Monday, December 6, 2010

When is a loss a loss?

There's big drama going on over on my grief and loss message boards.  The grief and loss boards are for people who are dealing with pregnancy losses, and some of the stories are ridiculously traumatic.  They're also ridiculously inspirational.  One woman found out when her daughter was at 18 weeks that she had a condition that was incompatible with life.  She decided to carry to term, to give the baby a fighting chance.  The baby died in utero the day before she was due.  There are tons of stories like that - really gut-wrenching stories of people trying so desperately to have a child, and dealing with their own personal losses.  I can't deal with it that much, to be honest.  There's just too much grief, so many new hearts broken every day.  But the women there were a huge support to me, so I feel like I need to go on at least a few times a week to check in, and offer some support of my own, now that it doesn't hurt to breathe so much.

A few weeks ago a woman posted that she had just had a d&c because she found out that her baby had down syndrome, and she was sad because they had to start all over again.  Well.  This got people seriously riled up.  Down syndrome is compatible with life, you see.  So her baby could have lived, but she terminated the pregnancy because she wasn't able to deal with a special needs child.  People were seriously upset.  One person said that she technically had an abortion, and hinted that she hoped the next child didn't have any other imperfections, like, say, the wrong color eyes, or else they might get the chopping block too.  One woman was a special education teacher, and she said she was horrified.  At first I felt sorry for the original woman - she had come on the board looking for support, and people should have given her that support and not judged her.

But then I got to thinking that, while yes, we should give her the support she needs, really it's pretty stupid of her to come on a grief board and talk about the baby she willingly gave up because it was going to have special needs.  If I willingly give something up, I can't go around saying that I've "lost" it.  I haven't lost it.  I've given it up.  It's pretty insensitive of that woman to come on a board where there are thousands of women grieving their own lost babies, who would willingly have traded places with her to have a healthy baby.  I know I would have.  If Baby Teysko would have had down syndrome it would have been very sad, and we would have been very upset, but that's the baby we were given, the baby we were trying so hard to have.  I'm not going to throw that back in the face of whatever creator there is out there who deemed me worthy and strong enough to care for him.  That would be our baby, and we'd manage.  Life would look a lot different, and I pray that we never have to be in that position to make good on our words, but I can pretty confidently say that we would figure something out, and that baby would be loved, and welcomed into the world and into our arms.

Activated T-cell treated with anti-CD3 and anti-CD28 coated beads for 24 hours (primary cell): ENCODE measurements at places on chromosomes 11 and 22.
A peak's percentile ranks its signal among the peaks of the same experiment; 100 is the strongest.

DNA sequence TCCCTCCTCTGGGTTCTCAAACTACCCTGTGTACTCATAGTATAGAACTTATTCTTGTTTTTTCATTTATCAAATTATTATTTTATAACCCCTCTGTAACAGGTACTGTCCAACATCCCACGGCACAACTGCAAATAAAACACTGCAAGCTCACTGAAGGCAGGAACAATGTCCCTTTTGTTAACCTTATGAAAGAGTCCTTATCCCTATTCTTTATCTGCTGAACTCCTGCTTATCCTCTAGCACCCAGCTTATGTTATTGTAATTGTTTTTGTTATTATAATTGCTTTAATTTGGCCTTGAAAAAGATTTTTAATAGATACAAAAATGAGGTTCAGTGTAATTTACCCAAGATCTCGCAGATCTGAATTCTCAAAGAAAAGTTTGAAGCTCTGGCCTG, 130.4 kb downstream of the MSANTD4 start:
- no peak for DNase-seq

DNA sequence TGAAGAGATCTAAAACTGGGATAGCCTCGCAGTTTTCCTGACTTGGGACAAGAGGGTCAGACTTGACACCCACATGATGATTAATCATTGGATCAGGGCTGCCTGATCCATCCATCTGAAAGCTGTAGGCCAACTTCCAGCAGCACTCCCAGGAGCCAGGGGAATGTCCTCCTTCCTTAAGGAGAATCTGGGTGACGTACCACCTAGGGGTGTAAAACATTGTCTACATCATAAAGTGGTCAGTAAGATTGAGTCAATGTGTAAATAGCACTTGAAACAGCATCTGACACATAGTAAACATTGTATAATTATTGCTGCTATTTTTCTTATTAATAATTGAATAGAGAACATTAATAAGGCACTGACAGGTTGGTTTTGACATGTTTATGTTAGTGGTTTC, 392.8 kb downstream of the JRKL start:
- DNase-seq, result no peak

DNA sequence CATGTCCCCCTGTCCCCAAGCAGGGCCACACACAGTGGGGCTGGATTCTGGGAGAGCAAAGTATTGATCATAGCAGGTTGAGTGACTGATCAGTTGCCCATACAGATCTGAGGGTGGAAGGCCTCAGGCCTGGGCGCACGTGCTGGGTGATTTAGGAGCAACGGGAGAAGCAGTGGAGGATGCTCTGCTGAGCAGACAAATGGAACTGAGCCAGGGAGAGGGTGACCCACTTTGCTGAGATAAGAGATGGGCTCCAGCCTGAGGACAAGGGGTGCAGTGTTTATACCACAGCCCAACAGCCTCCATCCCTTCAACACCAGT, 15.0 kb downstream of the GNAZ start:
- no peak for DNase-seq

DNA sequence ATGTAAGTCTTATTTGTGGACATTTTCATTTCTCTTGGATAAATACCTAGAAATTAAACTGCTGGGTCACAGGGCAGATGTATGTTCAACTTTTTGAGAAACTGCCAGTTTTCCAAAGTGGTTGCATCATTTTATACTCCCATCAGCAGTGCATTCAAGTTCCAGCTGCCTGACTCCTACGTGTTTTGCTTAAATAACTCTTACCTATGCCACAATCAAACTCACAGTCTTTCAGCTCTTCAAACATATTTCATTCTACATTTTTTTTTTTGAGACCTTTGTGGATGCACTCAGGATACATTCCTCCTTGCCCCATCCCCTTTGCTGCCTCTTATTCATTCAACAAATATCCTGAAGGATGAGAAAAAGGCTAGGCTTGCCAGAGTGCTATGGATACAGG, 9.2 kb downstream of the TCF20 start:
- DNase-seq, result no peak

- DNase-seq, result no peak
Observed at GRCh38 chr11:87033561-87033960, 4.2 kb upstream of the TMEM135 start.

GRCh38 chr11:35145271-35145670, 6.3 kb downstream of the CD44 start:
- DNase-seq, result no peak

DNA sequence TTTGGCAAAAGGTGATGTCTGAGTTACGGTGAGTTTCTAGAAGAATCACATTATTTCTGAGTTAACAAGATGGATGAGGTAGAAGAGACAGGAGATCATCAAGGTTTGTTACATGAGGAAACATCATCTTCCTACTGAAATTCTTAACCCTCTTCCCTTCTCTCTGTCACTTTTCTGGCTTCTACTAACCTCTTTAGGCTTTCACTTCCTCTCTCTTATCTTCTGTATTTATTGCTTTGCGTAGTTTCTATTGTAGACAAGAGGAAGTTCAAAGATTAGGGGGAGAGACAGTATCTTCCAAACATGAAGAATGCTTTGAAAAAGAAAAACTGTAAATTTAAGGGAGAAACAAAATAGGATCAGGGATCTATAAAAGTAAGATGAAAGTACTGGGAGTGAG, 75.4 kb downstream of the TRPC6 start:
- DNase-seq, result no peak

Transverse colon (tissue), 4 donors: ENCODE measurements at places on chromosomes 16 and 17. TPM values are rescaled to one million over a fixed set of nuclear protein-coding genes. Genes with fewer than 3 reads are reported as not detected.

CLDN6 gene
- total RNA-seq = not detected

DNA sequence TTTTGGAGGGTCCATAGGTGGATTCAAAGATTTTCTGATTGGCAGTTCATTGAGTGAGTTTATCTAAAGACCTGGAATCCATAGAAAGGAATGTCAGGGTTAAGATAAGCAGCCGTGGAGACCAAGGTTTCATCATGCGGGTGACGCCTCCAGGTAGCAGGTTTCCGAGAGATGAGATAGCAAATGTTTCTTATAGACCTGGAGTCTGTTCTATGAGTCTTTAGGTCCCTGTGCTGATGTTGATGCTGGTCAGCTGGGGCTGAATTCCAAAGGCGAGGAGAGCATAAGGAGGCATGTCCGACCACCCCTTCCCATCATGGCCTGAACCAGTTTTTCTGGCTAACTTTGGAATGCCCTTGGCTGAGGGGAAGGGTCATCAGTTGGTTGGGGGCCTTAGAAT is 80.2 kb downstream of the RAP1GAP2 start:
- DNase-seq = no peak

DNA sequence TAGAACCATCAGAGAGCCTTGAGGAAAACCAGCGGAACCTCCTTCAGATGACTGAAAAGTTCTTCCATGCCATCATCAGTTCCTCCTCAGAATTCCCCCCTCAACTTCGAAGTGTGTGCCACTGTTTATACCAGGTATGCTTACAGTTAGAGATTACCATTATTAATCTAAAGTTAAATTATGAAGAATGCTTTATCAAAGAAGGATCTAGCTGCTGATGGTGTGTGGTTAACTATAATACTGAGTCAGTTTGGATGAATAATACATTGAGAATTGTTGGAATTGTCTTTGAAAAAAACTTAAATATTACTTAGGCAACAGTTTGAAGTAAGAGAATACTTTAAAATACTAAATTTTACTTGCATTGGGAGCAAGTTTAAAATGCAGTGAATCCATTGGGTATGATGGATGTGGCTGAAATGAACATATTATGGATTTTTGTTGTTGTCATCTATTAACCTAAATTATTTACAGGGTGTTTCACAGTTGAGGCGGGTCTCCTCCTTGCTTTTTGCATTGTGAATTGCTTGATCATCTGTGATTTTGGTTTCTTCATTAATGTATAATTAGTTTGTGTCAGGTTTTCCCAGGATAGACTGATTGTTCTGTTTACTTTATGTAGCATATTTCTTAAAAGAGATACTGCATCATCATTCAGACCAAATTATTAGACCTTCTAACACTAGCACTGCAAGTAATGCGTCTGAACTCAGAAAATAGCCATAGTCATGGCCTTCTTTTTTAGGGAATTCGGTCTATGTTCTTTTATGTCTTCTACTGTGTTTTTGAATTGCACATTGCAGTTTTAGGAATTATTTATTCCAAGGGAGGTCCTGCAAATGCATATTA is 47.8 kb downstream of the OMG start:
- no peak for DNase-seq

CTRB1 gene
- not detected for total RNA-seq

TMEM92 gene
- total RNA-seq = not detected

Even if we didn't, and for whatever reason we wound up terminating the pregnancy, I wouldn't go on to a bloody grief and loss board and talk about how I made a conscious decision to end my pregnancy, scheduling the appointment myself, and having it all go according to my plan.  That's just not a loss.  A loss is something you don't get any say over.  It's not something you work into your schedule because the alternative doesn't suit you.

I fully believe that original woman should have support, and I have no idea how difficult and painful it was for her to make her decision.  There are probably message boards and support groups for people in her position, but I think it's pretty darned insensitive to hang out on a board of grieving women because your baby was going to have special needs.  Look, it's like an exclusive club, these grieving mama's.  And you have to go through a horrific hazing to be part of it.  That hazing can include sudden ambulance rides, expected routine ultrasounds where there is suddenly no heartbeat, huge amounts of blood, being more frightened than you've ever been in your entire life, screams, rivers of tears, and going through six hours of labor to deliver baby that was alive when you started, but will die during delivery.

That hazing does not include getting on the phone with your doctor's office, checking your calendar, and planning a convenient time to end your pregnancy.

We don't get a lot, us grieving mama's.  We don't get to celebrate mother's day, even though we're mothers.  We don't get to put the baby clothes we bought on to the baby we intended them for.  Some even don't get to return the baby furniture they bought.  We don't get pictures, we don't get memories, and we don't get locks of hair.  But we get to call ourselves grieving mama's, and I'm sorry, but unless you went through the hazing ritual, you don't get to be part of that group.  And that's all I can say about that.

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